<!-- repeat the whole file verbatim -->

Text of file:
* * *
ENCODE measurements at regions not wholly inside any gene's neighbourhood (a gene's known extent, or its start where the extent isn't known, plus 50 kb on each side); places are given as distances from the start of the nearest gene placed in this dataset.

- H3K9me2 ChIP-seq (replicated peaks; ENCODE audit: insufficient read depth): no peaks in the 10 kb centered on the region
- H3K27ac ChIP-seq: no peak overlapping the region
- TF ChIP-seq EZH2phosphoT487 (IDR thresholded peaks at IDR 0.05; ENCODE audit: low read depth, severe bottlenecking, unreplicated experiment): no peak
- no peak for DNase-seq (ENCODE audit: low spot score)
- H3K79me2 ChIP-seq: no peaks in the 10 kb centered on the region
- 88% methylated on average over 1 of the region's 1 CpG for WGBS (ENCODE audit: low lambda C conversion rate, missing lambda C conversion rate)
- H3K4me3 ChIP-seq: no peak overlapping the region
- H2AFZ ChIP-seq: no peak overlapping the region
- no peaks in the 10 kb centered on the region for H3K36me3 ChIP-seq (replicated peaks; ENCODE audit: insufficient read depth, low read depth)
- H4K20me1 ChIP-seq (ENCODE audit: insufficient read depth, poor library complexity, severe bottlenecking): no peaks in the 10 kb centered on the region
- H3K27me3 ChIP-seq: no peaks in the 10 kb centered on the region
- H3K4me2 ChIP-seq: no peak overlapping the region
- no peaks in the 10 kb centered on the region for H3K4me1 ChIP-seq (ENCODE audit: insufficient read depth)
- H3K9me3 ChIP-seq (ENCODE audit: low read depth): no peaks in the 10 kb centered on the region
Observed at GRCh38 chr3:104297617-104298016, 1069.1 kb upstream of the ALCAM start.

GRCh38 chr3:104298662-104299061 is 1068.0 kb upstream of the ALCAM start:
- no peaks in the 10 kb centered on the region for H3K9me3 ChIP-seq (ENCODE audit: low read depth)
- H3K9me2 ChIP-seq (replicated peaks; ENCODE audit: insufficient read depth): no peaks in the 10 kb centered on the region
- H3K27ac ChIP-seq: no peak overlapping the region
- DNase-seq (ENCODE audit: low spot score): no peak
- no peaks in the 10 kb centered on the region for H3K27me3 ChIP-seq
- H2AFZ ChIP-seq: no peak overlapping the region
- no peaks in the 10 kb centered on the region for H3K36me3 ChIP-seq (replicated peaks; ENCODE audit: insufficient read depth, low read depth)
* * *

ENCODE measurements at regions not wholly inside any gene's neighbourhood (a gene's known extent, or its start where the extent isn't known, plus 50 kb on each side); places are given as distances from the start of the nearest gene placed in this dataset.

- H3K9me2 ChIP-seq (replicated peaks; ENCODE audit: insufficient read depth): no peaks in the 10 kb centered on the region
- H3K27ac ChIP-seq: no peak overlapping the region
- TF ChIP-seq EZH2phosphoT487 (IDR thresholded peaks at IDR 0.05; ENCODE audit: low read depth, severe bottlenecking, unreplicated experiment): no peak
- no peak for DNase-seq (ENCODE audit: low spot score)
- H3K79me2 ChIP-seq: no peaks in the 10 kb centered on the region
- 88% methylated on average over 1 of the region's 1 CpG for WGBS (ENCODE audit: low lambda C conversion rate, missing lambda C conversion rate)
- H3K4me3 ChIP-seq: no peak overlapping the region
- H2AFZ ChIP-seq: no peak overlapping the region
- no peaks in the 10 kb centered on the region for H3K36me3 ChIP-seq (replicated peaks; ENCODE audit: insufficient read depth, low read depth)
- H4K20me1 ChIP-seq (ENCODE audit: insufficient read depth, poor library complexity, severe bottlenecking): no peaks in the 10 kb centered on the region
- H3K27me3 ChIP-seq: no peaks in the 10 kb centered on the region
- H3K4me2 ChIP-seq: no peak overlapping the region
- no peaks in the 10 kb centered on the region for H3K4me1 ChIP-seq (ENCODE audit: insufficient read depth)
- H3K9me3 ChIP-seq (ENCODE audit: low read depth): no peaks in the 10 kb centered on the region
Observed at GRCh38 chr3:104297617-104298016, 1069.1 kb upstream of the ALCAM start.

GRCh38 chr3:104298662-104299061 is 1068.0 kb upstream of the ALCAM start:
- no peaks in the 10 kb centered on the region for H3K9me3 ChIP-seq (ENCODE audit: low read depth)
- H3K9me2 ChIP-seq (replicated peaks; ENCODE audit: insufficient read depth): no peaks in the 10 kb centered on the region
- H3K27ac ChIP-seq: no peak overlapping the region
- DNase-seq (ENCODE audit: low spot score): no peak
- no peaks in the 10 kb centered on the region for H3K27me3 ChIP-seq
- H2AFZ ChIP-seq: no peak overlapping the region
- no peaks in the 10 kb centered on the region for H3K36me3 ChIP-seq (replicated peaks; ENCODE audit: insufficient read depth, low read depth)